WASHINGTON- Dr. Eric Dinerstein, Chief Scientist and Vice-President for Conservation Science at World Wildlife Fund testified before the Subcommittee on Fisheries, Wildlife, and Oceans of the House Committee on Natural Resources today on three bills - H.R. 1464, the Great Cats and Rare Canids Conservation Act of 2007, H.R. 1913, the Great Cats Conservation Act of 2007, and H.R. 1771, the Crane Conservation Act of 2007. Modeled on the highly successful conservation programs for elephants, rhinos, tigers, great apes, sea turtles and neotropical migratory birds, the bills would establish conservation programs to protect some of the world's most endangered and iconic species.
Dinerstein's testimony pointed out that "the United States, primarily through programs administered by the Fish and Wildlife Service, has played a critical role in the protection and conservation of these highly endangered species, and the legislation being considered here today furthers the U.S. leadership on these issues." Recognizing that these bills have bipartisan support, Dinerstein applauded the efforts of Chairwoman Bordallo and Ranking Member Brown for their longstanding leadership on conservation, as well as Mr. Udall, Mr. Tanner, Mr. Royce and Mr. Rogers for sponsoring H.R. 1464 and also for their continued leadership as co-chairs of the International Conservation Caucus. He also recognized Mr. Brown and Ms. Baldwin for their leadership on H.R. 1913 and H.R. 1771, respectively. He stated that "conservation of the world's endangered species is an issue that receives far too little attention among world leaders, and the fact that this Subcommittee is considering three bills at once is a cause for celebration."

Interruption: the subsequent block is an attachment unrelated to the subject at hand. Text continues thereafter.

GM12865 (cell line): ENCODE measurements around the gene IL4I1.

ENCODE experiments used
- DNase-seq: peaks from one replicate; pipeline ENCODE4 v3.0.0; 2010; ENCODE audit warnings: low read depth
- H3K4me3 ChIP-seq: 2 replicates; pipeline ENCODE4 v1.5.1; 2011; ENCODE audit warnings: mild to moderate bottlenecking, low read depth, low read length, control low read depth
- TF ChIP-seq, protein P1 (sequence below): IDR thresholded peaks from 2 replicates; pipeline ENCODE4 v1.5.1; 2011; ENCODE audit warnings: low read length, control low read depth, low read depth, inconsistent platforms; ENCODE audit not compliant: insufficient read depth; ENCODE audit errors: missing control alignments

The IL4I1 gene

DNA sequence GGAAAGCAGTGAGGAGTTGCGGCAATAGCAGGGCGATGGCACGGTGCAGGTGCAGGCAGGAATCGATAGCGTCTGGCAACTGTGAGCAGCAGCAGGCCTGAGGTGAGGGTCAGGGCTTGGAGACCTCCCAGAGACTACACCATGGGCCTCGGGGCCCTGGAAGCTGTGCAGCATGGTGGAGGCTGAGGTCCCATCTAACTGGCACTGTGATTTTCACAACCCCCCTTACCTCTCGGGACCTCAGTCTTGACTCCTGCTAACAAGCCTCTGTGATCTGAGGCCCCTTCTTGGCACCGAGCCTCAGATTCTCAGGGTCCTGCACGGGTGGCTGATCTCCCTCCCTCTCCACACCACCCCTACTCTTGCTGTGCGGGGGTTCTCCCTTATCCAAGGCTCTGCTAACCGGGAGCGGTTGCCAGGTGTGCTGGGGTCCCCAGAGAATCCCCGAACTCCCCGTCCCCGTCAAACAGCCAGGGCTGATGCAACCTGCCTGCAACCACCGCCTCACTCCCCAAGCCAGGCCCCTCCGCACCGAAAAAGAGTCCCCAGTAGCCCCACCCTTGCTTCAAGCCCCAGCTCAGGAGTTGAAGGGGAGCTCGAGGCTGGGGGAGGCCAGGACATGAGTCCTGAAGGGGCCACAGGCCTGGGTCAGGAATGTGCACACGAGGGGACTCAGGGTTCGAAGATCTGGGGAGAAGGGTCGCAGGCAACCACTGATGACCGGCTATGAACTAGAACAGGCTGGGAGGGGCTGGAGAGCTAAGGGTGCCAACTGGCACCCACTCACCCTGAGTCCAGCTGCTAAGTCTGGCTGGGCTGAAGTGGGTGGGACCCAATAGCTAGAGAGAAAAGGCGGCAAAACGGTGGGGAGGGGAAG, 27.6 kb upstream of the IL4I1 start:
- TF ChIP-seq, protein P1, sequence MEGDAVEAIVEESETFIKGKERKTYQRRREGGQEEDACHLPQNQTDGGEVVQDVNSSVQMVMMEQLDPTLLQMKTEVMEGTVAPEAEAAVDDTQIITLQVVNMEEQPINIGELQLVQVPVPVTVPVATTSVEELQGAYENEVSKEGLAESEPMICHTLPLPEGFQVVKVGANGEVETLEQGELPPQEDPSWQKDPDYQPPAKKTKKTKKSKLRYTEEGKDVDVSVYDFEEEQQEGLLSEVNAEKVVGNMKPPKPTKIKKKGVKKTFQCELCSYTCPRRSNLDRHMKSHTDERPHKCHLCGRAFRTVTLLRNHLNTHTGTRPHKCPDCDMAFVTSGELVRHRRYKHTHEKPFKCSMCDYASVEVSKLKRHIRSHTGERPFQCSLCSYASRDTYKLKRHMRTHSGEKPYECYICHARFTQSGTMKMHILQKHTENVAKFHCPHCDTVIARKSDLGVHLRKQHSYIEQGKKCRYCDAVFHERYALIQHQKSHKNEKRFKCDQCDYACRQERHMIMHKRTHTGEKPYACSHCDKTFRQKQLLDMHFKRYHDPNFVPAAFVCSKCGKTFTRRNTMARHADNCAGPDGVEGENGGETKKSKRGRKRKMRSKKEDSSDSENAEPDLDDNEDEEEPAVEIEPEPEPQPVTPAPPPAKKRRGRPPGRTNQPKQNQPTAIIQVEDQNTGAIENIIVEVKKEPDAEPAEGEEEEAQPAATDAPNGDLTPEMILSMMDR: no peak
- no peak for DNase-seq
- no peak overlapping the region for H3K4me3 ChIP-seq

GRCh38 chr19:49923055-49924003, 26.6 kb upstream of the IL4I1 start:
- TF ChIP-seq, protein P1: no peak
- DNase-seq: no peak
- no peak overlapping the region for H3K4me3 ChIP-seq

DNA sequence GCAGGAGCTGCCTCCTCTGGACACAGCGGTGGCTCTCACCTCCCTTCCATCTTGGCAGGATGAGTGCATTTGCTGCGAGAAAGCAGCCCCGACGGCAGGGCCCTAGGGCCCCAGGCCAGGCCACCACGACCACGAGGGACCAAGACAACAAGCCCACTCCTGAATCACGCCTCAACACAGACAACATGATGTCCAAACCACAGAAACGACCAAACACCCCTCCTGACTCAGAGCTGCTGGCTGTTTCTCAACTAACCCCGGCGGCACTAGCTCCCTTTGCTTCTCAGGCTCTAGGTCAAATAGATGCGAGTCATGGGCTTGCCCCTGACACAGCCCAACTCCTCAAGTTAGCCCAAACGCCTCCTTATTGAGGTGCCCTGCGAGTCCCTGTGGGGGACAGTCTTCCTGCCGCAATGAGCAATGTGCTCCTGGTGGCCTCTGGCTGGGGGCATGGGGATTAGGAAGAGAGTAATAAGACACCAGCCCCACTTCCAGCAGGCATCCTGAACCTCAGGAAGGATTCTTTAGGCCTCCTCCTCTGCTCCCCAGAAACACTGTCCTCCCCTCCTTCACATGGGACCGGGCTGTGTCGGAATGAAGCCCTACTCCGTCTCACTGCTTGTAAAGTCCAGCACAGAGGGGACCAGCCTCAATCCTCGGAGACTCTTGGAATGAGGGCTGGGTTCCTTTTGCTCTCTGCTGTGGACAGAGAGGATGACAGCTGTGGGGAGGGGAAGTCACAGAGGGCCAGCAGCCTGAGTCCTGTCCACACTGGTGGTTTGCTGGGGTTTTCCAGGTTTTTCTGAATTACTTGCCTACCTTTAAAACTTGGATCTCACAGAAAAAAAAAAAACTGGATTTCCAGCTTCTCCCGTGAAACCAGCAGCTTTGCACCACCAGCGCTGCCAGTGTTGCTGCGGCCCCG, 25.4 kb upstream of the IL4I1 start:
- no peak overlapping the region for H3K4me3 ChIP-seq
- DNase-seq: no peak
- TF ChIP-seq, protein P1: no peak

Dinerstein supported H.R 1464, the Great Cats and Rare Canids Conservation Act, over the more limited coverage of the Great Cats Conservation Act, noting that while H.R. 1913 "offers much needed funding for conservation projects benefiting felid species, there is no reason to exclude canids given the urgent need for conservation projects benefiting those species as well."
Dinerstein continued: "Apex predators, like lions, wolves, snow leopards and other large canids and felids often exert what ecologists term "top-down" effects on the ecosystems of which they form an integral part. Their predation on other species, especially herbivores, but also smaller predators and omnivores (known as meso-predators), has a dramatic effect on the habitat, numbers, distributions, behavior, and ecological interactions of these species… Clearly, maintaining a healthy populations of large mammalian predators, including the 13 species in H.R. 1464 is imperative."
"Cranes, including those specifically identified in H.R. 1771, represent some of the most elegant species on the planet and also some of the biggest challenges for conservation. Cranes migrate long distances between their winter and summer ranges, and along the way face grave dangers from poachers, habitat loss resulting from the expansion of agriculture, and the spread of human infrastructure. The high number of cranes that are considered globally endangered are testament to this group of birds needing extensive help," Dinerstein noted. "WWF supports in broad principle H.R. 1771," but suggested changes regarding funding priorities and provisions that were inconsistent with existing multinational species conservation programs.
The entire transcript of Dinerstein's testimony can be found on the WWF website at www.worldwildlife.org.